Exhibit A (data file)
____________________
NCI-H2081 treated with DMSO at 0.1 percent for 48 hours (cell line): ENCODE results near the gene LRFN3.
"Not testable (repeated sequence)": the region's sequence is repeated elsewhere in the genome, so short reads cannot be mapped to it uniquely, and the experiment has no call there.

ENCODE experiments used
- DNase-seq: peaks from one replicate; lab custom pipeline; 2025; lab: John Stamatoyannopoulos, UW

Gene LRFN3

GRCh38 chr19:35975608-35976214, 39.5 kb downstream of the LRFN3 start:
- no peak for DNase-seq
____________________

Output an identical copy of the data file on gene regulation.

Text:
NCI-H2081 treated with DMSO at 0.1 percent for 48 hours (cell line): ENCODE results near the gene LRFN3.
"Not testable (repeated sequence)": the region's sequence is repeated elsewhere in the genome, so short reads cannot be mapped to it uniquely, and the experiment has no call there.

ENCODE experiments used
- DNase-seq: peaks from one replicate; lab custom pipeline; 2025; lab: John Stamatoyannopoulos, UW

Gene LRFN3

GRCh38 chr19:35975608-35976214, 39.5 kb downstream of the LRFN3 start:
- no peak for DNase-seq